The National Hispanic Caucus of State Legislators (NHCSL) issued the following statement on the US Department of Homeland Security’s (DHS) decision to rescind the Temporary Protected Status (TPS) of over 200,000 individuals from El Salvador, many who have been working legally in the US since 2001. This decision comes on the heels of a similar decision to allow TPS to expire for tens of thousands of Haitians and Nicaraguans. Reports indicate that Honduran beneficiaries of this program will also be targeted next.
“How is it in our national interest to mercilessly kick out almost a quarter of a million people who have made our communities more prosperous and our economy more vibrant?”
Ana Sol Gutiérrez
NHCSL President and Pennsylvania State Representative Ángel Cruz said: “It is reprehensible to separate families that have been working hard, playing by the rules and paying taxes. The Government of El Salvador has said that the Central American country is not equipped to receive a sudden influx of 200,000 individuals. We all know that the security conditions in Central America are also very dangerous. The Administration needs to understand that most of these legal immigrants have US citizen children and that rescinding TPS means that either these American kids will need to live in foster care or with relatives, or go to a country they don’t even know.”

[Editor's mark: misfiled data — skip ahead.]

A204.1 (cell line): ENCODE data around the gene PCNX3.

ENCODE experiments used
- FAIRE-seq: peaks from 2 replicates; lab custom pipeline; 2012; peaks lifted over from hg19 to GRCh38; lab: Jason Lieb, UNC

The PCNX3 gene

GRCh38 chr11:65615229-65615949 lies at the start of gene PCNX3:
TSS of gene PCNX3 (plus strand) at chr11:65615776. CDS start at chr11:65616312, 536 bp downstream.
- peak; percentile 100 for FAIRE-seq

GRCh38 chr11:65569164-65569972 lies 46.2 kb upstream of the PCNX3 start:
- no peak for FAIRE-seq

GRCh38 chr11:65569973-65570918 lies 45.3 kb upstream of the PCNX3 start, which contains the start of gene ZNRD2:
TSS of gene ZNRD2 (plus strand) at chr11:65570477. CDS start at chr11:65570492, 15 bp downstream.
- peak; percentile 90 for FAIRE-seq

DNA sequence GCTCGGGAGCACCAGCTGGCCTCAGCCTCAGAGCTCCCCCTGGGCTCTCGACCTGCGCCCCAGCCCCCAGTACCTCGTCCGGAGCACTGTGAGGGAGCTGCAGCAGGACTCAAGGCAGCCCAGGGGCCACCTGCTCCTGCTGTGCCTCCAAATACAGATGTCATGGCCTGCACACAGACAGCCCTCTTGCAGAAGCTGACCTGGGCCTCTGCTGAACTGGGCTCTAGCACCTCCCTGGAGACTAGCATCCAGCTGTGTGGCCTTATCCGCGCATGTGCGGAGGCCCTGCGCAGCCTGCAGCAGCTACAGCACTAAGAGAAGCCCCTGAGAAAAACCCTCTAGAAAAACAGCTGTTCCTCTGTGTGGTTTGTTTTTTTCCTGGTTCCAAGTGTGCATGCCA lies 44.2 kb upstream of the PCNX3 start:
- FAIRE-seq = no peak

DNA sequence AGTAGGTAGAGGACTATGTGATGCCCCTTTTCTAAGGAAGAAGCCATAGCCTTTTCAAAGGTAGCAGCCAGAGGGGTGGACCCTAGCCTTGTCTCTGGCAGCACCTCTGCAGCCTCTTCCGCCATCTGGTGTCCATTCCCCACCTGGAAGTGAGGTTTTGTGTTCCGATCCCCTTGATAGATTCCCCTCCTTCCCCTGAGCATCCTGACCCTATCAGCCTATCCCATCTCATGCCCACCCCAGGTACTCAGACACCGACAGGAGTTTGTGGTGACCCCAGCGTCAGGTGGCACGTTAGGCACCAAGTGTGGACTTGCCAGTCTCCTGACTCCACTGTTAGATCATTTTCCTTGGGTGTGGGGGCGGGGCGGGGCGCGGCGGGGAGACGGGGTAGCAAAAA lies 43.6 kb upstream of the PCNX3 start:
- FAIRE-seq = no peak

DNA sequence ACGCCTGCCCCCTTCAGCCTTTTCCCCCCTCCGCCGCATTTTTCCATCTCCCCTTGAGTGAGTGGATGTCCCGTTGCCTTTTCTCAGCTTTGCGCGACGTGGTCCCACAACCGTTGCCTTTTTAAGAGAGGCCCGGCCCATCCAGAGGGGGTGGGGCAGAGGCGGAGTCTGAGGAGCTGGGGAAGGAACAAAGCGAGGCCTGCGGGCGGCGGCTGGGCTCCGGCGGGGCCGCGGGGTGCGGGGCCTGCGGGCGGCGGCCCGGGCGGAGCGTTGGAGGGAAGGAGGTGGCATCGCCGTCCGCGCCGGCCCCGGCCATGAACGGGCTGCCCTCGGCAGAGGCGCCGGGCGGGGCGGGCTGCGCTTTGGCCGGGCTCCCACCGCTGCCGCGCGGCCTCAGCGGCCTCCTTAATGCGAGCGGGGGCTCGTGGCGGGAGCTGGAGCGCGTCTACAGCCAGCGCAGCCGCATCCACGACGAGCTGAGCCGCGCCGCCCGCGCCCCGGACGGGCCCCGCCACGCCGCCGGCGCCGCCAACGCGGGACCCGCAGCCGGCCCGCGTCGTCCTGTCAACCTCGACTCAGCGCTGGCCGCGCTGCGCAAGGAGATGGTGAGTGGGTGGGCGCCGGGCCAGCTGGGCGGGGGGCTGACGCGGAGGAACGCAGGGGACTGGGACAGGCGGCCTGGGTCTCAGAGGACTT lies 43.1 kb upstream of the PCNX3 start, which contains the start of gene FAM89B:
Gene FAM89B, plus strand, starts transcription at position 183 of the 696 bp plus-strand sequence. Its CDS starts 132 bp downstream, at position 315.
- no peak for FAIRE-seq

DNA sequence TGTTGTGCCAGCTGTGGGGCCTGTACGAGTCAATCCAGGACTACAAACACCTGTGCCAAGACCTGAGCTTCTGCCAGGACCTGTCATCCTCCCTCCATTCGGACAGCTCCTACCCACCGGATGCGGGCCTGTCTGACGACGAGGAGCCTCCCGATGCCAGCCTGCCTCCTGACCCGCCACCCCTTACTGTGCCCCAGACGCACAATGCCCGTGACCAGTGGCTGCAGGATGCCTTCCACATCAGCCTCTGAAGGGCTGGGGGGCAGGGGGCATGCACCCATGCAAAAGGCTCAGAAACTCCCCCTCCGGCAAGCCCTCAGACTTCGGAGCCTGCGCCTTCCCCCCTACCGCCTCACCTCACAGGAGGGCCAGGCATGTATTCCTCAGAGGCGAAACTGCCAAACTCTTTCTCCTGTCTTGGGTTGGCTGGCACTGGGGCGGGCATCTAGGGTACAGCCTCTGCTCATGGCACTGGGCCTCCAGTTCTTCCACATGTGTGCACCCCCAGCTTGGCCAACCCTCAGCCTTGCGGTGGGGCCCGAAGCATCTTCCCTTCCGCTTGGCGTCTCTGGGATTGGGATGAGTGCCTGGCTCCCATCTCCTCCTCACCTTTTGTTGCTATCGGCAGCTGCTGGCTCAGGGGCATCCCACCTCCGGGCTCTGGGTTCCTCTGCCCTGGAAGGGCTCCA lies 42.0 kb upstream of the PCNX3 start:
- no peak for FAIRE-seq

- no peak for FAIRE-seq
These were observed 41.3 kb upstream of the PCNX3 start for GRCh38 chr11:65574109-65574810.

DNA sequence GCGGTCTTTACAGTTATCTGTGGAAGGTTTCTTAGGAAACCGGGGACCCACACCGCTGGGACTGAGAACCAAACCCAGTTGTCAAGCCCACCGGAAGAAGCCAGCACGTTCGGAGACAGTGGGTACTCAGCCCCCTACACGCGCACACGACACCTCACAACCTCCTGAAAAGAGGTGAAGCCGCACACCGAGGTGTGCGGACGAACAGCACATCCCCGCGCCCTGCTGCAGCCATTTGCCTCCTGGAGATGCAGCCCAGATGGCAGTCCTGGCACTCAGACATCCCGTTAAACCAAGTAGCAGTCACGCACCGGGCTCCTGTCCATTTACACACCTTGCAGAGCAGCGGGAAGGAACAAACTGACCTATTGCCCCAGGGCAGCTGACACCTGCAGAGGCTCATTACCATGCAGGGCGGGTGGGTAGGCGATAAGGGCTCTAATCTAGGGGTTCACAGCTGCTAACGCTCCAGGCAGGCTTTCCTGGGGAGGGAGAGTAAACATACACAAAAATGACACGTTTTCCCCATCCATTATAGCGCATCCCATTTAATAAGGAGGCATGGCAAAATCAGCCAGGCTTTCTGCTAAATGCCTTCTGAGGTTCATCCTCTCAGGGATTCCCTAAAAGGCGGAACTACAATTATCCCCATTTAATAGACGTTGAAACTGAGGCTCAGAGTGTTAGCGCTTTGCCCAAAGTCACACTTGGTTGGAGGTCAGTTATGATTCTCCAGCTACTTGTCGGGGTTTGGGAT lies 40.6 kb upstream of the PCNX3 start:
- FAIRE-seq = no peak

Maryland State Delegate Ana Sol Gutiérrez, who is from El Salvador, said: “How is it in our national interest to mercilessly kick out almost a quarter of a million people who have made our communities more prosperous and our economy more vibrant? We should be rewarding these brave souls for their tireless efforts, instead of punishing them for playing by the rules. As Latino state legislators, we call on Congress – in a bipartisan basis – to create a legal path to citizenship and pass comprehensive immigration reform to solve this issue once and for all. As Congress considers a fix for DACA recipients, they should also include a path to permanent residency for TPS beneficiaries as well.”
NHCSL Executive Director Kenneth Romero stated that: “The federal government’s decision to rescind TPS for protected Salvadoran immigrants will have the effect of condemning many of them either to misery, if they go back, or illegality, if they stay in order to continue supporting their families here in the US. We urge DHS to reconsider this ill-timed decision and restore TPS protections for 200,000 Salvadorans who have become an integral part of communities across the nation. Separating families and kicking out productive, law-abiding members of society should not be the priority of our country’s top law-enforcement agencies.”
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